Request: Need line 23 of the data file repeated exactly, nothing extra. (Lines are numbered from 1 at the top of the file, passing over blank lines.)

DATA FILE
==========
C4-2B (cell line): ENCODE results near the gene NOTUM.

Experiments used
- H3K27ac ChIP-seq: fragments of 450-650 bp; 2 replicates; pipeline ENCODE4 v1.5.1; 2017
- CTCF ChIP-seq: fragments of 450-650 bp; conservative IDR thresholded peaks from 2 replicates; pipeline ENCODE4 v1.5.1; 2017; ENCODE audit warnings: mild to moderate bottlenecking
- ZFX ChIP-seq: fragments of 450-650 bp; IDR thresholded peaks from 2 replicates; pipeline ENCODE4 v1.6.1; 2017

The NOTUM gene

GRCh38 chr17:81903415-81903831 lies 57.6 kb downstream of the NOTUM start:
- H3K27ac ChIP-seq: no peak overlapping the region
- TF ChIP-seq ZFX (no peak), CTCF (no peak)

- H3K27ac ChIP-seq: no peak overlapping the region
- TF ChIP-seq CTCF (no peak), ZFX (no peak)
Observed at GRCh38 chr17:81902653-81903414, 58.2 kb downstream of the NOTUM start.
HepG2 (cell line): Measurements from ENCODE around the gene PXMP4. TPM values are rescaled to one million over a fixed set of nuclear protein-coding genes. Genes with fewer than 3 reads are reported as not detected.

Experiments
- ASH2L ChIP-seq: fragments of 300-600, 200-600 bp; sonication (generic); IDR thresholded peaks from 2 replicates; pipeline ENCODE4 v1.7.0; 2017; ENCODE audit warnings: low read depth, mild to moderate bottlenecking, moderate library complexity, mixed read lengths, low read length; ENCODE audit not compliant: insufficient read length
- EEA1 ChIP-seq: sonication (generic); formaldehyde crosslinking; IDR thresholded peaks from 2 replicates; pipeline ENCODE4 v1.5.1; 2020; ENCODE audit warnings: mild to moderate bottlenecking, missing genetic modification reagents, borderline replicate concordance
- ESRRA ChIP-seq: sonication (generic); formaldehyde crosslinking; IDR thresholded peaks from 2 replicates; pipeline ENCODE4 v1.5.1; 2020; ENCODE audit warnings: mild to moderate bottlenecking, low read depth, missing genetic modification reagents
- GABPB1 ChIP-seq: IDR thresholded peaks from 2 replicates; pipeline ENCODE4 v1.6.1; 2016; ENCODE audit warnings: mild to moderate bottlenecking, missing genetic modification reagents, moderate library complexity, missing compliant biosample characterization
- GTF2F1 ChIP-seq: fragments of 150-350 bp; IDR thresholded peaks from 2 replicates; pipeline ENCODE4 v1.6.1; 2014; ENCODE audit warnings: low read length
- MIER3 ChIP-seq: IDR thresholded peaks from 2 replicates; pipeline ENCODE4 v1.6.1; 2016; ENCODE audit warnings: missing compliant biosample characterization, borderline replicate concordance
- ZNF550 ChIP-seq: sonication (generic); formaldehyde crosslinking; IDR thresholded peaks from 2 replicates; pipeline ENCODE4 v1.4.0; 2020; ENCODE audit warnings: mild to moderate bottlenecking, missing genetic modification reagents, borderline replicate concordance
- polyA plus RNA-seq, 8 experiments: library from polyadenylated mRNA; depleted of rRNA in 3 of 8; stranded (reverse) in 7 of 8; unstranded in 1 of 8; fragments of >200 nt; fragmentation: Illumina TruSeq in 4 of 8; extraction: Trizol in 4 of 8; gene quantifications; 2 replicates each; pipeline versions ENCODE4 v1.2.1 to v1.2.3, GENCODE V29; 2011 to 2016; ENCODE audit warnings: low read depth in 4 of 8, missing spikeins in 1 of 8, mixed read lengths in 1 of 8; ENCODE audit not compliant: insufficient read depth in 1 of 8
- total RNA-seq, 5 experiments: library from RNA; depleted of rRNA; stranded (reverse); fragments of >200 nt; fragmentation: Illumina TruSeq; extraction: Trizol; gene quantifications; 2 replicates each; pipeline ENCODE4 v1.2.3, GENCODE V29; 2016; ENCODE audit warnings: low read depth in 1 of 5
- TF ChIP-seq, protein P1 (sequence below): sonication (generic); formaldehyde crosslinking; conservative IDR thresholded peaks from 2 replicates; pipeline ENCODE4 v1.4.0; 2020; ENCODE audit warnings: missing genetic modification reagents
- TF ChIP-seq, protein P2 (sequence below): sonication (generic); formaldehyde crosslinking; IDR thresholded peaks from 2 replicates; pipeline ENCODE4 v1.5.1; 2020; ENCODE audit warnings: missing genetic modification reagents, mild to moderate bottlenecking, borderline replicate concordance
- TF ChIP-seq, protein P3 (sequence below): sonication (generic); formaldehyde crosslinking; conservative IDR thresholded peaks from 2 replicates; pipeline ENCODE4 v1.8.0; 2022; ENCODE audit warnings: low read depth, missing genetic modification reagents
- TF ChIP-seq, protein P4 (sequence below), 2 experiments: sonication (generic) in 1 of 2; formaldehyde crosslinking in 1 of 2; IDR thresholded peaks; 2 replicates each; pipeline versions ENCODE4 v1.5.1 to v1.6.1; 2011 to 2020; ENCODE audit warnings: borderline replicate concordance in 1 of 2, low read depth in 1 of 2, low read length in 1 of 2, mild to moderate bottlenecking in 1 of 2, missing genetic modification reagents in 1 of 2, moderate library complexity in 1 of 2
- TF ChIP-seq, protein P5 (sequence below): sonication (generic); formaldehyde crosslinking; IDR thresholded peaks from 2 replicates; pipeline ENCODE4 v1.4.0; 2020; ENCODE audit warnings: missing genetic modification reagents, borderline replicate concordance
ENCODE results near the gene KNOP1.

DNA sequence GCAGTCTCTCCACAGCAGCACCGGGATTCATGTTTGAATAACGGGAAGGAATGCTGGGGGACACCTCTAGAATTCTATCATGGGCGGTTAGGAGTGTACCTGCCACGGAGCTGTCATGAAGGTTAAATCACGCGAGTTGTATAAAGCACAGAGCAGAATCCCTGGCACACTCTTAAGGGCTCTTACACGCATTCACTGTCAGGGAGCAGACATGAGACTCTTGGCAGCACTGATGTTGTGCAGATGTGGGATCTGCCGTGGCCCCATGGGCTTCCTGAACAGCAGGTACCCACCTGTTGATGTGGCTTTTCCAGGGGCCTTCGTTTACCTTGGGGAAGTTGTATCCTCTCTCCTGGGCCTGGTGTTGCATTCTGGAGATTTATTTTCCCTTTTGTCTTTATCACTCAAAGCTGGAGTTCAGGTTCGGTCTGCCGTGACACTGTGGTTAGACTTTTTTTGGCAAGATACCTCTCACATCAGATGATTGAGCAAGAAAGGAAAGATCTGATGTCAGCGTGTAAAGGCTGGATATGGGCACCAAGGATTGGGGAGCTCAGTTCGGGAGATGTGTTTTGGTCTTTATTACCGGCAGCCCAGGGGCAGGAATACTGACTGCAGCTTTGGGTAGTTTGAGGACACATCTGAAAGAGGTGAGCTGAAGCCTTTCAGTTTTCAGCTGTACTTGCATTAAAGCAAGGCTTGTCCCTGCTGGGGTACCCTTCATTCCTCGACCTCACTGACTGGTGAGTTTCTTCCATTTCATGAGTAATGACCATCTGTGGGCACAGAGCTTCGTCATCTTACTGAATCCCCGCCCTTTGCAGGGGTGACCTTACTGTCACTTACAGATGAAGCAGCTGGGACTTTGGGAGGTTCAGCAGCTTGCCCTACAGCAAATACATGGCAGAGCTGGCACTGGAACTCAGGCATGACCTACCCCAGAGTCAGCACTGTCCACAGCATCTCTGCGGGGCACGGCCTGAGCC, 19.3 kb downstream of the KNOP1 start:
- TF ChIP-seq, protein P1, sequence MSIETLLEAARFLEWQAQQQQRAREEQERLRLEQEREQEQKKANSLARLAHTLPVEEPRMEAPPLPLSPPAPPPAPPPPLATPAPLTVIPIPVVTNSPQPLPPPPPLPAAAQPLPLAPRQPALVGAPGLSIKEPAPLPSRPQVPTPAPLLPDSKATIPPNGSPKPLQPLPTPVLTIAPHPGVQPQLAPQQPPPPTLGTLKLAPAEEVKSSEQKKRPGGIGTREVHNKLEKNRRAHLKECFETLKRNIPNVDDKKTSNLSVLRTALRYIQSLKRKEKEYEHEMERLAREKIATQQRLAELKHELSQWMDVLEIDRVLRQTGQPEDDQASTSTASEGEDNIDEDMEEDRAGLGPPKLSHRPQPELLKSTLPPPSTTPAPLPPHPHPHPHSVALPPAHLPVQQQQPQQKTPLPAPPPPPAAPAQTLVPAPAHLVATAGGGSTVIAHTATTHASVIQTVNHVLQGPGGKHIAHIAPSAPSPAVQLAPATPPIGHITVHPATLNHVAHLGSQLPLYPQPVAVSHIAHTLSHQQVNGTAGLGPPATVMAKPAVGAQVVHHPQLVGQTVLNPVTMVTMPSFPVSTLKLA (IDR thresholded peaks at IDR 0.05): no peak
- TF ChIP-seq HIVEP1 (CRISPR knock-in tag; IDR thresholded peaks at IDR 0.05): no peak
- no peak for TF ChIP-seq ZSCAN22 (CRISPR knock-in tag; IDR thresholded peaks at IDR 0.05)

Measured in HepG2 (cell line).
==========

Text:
- total RNA-seq, 5 experiments: library from RNA; depleted of rRNA; stranded (reverse); fragments of >200 nt; fragmentation: Illumina TruSeq; extraction: Trizol; gene quantifications; 2 replicates each; pipeline ENCODE4 v1.2.3, GENCODE V29; 2016; ENCODE audit warnings: low read depth in 1 of 5